• HDR10+ Support. Currently only available on the Express 4K, HDR 10+ enables dynamic metadata that continuously enhances display settings, so users see the most vivid and brilliant colours throughout the HDR10+ programme streaming.

It’s good to see the Roku getting an update to keep it current. It’s definitely my preferred media streamer as it’s largely ecosystem agnostic, offering all the terrestrial broadcasters catch up services, plus the likes of Netflix, Disney+, Prime Video and YouTube. Regrettably, Google Play Movies is being merged with the user-generated content on YouTube but that’s Google just being stupid.

Fix Rubbish TV Sound with the Roku Streambar

The new Streambar is the latest addition to Roku‘s range of media streamers in the UK. Unlike the other devices in the range, Express, Premiere and Streaming Stick+, which simply stream channels and programmes to the TV, the Streambar looks to address the problem of poor sound from flatscreen TVs by combining a Roku streamer with a compact soundbar. Is this the best of both worlds or a Jack of all trades? Let’s take a look…and a listen.

While the transition from bulky CRTs to LCD flat screens led to 4K and HDR, it didn’t help audio presentation at all. Thinness and narrow bezels aren’t friends to speakers and sound quality suffered. While A/V setups have been popular, they’re typically expensive and require wires all around the room to speakers in the corners. As an alternative, soundbars have become popular in the last few years, providing significant audio improvement without all the cables.

The Roku Streambar isn’t as long as some of the soundbars on the market, measuring around 35.6 cm wide, 6.1 cm high and 10.7 cm deep, and at this size, it fits neatly in front or below the TV. Inside the Streambar are four 1.9″ speakers, two facing forwards and two to the left and the right, providing much-improved audio. There’s a discreet LED just above the Roku logo that’s white in use and red when in standby.

Round the back of the Streambar, there are connections for power, digital audio (S/PDIF), HDMI and a USB port, along with a reset button. If the Streambar needs to be wall-mounted, there are a pair of screw sockets.

The Streambar follows Roku’s long tradition of including everything in the box: there’s no need to nip out for batteries at the last minute. Inside there’s the Streambar, voice IR remote control with AAA batteries, HDMI cable, digital optical cable, power supply (with both UK and European plugs).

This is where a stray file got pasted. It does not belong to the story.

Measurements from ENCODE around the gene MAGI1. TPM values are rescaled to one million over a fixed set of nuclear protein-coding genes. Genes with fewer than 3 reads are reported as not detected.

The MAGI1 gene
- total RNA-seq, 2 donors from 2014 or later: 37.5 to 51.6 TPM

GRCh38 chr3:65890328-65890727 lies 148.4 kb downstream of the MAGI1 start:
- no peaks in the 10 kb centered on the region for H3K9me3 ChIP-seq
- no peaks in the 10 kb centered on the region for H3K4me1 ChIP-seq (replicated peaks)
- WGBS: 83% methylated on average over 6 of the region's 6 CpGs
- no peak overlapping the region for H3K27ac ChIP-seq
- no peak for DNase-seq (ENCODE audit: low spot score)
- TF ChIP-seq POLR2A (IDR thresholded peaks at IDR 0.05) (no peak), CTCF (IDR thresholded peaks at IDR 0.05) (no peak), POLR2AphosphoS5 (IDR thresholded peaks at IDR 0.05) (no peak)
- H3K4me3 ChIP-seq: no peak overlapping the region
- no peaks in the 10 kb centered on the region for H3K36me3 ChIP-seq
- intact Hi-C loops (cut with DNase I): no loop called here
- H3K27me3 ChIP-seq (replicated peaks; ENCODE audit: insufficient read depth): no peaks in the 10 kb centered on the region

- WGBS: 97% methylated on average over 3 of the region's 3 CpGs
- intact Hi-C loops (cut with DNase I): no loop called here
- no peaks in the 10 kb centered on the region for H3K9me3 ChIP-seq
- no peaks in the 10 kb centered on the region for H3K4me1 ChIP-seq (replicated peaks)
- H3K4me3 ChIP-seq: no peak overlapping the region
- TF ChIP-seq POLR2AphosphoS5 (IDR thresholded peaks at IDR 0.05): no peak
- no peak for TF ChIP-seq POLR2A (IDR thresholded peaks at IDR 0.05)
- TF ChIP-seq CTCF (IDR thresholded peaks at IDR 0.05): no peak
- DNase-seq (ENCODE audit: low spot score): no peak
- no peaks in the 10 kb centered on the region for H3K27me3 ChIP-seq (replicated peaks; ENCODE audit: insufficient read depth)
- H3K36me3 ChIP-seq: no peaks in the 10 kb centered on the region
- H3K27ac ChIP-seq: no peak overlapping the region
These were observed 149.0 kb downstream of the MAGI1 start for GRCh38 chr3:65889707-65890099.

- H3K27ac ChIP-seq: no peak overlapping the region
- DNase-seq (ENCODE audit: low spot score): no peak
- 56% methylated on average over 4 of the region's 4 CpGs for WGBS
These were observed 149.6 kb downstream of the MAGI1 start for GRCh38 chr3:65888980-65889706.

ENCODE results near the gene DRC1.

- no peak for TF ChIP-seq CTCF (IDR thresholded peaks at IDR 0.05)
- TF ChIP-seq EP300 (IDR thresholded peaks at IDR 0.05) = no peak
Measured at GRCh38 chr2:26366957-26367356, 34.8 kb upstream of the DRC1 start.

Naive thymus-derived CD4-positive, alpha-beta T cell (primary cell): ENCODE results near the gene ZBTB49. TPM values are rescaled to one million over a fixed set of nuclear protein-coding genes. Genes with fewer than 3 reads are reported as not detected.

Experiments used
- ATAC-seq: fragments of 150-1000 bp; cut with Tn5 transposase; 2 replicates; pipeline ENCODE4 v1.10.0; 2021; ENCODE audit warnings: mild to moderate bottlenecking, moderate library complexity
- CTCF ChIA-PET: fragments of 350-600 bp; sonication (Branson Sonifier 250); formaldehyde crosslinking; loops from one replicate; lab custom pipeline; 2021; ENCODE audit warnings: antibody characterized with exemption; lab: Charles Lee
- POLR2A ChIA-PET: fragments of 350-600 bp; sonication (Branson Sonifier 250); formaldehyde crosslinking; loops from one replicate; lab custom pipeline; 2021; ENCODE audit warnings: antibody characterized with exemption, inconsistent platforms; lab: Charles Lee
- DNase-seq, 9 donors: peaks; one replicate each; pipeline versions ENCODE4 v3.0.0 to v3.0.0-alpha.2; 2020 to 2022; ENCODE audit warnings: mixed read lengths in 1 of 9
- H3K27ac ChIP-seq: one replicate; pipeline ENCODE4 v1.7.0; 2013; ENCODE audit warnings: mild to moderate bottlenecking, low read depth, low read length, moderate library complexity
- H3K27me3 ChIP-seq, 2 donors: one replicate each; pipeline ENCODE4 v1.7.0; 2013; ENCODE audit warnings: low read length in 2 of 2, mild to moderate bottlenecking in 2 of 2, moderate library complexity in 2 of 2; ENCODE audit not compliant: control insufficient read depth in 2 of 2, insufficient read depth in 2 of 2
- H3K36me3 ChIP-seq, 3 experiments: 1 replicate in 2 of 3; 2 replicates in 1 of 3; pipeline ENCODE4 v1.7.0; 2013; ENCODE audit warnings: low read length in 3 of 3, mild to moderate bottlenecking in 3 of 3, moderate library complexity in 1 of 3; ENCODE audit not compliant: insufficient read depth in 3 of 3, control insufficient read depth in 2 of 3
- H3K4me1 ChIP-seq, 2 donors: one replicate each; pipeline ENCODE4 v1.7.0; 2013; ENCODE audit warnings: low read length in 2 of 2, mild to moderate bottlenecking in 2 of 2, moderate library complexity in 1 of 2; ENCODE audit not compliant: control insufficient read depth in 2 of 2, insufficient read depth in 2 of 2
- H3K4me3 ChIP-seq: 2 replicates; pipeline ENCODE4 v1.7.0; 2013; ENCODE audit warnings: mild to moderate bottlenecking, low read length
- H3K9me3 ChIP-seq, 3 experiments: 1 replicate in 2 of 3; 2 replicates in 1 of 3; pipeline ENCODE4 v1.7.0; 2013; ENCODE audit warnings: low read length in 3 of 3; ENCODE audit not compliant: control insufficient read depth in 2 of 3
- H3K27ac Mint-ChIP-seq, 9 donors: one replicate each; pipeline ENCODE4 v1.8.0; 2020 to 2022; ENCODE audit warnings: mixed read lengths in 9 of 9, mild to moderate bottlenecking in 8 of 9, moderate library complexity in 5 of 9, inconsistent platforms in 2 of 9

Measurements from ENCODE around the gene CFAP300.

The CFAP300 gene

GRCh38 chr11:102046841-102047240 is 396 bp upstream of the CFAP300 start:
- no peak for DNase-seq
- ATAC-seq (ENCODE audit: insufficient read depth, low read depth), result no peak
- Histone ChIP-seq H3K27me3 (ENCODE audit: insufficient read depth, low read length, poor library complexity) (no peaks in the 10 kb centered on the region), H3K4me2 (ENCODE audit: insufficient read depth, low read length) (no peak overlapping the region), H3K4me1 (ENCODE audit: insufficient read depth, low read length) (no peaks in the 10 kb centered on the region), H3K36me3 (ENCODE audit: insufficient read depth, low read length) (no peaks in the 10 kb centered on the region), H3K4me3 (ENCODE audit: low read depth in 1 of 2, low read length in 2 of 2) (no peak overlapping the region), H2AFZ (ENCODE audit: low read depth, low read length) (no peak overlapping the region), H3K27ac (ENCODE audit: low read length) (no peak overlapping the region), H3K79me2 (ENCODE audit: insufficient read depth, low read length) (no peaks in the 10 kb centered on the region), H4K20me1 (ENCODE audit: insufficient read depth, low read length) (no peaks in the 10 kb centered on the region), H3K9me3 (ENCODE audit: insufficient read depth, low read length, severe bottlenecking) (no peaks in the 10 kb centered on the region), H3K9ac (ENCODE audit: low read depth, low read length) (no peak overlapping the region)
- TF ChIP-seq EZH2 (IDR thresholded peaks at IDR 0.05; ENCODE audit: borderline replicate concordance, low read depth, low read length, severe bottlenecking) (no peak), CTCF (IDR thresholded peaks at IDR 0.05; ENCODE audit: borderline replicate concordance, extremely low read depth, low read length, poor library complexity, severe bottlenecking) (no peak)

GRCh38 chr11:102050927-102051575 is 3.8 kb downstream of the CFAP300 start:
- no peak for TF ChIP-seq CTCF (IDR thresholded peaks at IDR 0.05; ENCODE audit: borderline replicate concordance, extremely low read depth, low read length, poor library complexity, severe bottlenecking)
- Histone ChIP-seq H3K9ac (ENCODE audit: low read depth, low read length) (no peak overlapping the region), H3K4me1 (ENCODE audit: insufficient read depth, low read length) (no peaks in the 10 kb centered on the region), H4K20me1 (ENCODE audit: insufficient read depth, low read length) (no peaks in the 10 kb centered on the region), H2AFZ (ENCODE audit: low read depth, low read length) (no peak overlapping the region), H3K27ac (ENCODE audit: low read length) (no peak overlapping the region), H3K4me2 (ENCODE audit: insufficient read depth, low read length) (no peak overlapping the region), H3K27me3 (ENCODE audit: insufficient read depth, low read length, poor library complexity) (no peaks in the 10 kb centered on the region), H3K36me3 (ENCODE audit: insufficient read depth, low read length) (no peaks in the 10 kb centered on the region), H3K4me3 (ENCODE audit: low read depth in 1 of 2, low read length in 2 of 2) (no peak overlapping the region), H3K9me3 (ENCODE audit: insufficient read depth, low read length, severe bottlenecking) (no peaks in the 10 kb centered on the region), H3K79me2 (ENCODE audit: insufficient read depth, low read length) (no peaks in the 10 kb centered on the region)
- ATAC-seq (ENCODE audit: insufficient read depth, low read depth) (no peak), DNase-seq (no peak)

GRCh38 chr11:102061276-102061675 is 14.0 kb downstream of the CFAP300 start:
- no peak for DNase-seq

Continuing in tradition, the Streambar follows the usual pattern of Roku setup with a couple of tweaks to accommodate the audio requirements. Simplistically, the Roku needs connected to the wifi (11ac – there’s no ethernet) and you need to sign up or sign in.

The main difference between an ordinary Roku media streamer and the Streambar is the sound and the clever trick here is that the Streambar can play audio from any device connected to the TV, whether Freeview, SkyQ or a Bluray player. The Streambar takes advantage of HDMI ARC – Audio Return Channel – which carries the sound signal to the device. It’s available on most new-ish TVs and it’s usually HDMI 1.

If there’s no HDMI ARC, the alternative is to use digital audio and that’s what I had to do with my TV. I have an HD Samsung TV that’s well over ten years old and there’s no HDMI ARC, so it was a digital connection for me. The Roku setup process runs through these different options and shows the necessary steps. It really only takes a few minutes to get the setup done.

Once configured, the Streambar is very much the Roku we all know and love, supporting 4K and HDR. The Roku uses the idea of channels which are kind of like apps, and all the usual UK suspects are available: BBC iPlayer, ITV Hub, 4, My5. In addition, there’s all the subscription channels you can afford: Netflix, Prime Video, NowTV, Apple TV, Disney+, BritBox, Spotify. For your country’s regional variations, check to see what’s available.

Existing Roku users will have all their channels auto-loaded during the Streambar setup and new users can quickly add their favourites by browsing categories or searching for particular apps/channels.